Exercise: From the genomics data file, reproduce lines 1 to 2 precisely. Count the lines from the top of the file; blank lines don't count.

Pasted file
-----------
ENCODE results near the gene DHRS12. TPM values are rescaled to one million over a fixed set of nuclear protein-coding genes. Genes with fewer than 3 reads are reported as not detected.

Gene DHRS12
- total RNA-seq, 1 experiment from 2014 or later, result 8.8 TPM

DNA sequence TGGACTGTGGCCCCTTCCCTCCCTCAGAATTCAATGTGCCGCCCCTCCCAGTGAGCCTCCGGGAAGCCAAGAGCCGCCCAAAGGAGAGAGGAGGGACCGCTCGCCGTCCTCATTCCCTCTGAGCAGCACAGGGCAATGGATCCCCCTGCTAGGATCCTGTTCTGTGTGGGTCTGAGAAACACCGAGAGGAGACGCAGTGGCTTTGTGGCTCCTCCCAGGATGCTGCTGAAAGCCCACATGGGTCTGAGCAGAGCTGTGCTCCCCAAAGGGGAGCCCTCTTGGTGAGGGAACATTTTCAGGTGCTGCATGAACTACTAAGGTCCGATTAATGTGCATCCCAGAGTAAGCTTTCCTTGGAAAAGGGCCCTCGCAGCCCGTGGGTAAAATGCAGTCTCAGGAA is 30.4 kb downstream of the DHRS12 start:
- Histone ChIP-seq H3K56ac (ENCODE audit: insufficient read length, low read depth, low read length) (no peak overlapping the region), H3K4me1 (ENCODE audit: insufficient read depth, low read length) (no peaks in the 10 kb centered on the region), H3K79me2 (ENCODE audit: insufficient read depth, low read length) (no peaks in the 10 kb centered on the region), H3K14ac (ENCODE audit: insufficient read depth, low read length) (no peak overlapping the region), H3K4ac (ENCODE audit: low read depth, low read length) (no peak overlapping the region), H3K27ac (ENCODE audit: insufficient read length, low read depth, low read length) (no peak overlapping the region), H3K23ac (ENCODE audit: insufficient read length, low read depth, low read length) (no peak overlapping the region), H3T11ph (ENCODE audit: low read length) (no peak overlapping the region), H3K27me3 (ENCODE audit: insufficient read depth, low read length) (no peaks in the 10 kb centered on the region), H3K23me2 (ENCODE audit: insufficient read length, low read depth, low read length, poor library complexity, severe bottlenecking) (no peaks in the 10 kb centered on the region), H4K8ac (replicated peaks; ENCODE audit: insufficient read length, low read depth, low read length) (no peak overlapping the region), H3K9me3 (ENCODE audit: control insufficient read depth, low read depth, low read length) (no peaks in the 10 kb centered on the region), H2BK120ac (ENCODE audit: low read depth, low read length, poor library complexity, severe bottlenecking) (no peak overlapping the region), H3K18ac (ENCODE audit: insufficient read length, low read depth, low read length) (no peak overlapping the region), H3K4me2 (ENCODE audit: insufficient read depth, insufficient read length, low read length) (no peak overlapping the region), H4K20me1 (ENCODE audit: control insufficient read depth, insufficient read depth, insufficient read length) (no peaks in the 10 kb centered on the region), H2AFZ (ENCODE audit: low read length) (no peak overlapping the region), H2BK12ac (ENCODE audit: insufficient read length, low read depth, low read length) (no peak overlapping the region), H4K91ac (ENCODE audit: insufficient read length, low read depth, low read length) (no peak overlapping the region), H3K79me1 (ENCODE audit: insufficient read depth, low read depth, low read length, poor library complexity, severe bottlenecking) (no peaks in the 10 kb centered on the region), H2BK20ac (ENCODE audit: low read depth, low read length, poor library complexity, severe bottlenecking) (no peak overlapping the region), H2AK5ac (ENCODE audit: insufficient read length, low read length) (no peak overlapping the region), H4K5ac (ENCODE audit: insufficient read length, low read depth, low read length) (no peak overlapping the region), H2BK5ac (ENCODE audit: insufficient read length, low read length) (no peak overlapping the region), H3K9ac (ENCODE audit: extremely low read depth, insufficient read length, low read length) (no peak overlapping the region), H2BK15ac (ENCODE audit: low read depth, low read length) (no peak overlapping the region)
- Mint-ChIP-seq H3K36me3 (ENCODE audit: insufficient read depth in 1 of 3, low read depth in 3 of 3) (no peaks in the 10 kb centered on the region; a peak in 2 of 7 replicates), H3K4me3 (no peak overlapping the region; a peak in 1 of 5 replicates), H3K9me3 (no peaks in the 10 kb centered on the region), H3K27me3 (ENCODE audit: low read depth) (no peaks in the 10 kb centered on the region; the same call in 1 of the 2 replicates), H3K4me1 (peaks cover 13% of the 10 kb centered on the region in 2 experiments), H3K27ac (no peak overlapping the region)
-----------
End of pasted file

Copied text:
ENCODE results near the gene DHRS12. TPM values are rescaled to one million over a fixed set of nuclear protein-coding genes. Genes with fewer than 3 reads are reported as not detected.

Gene DHRS12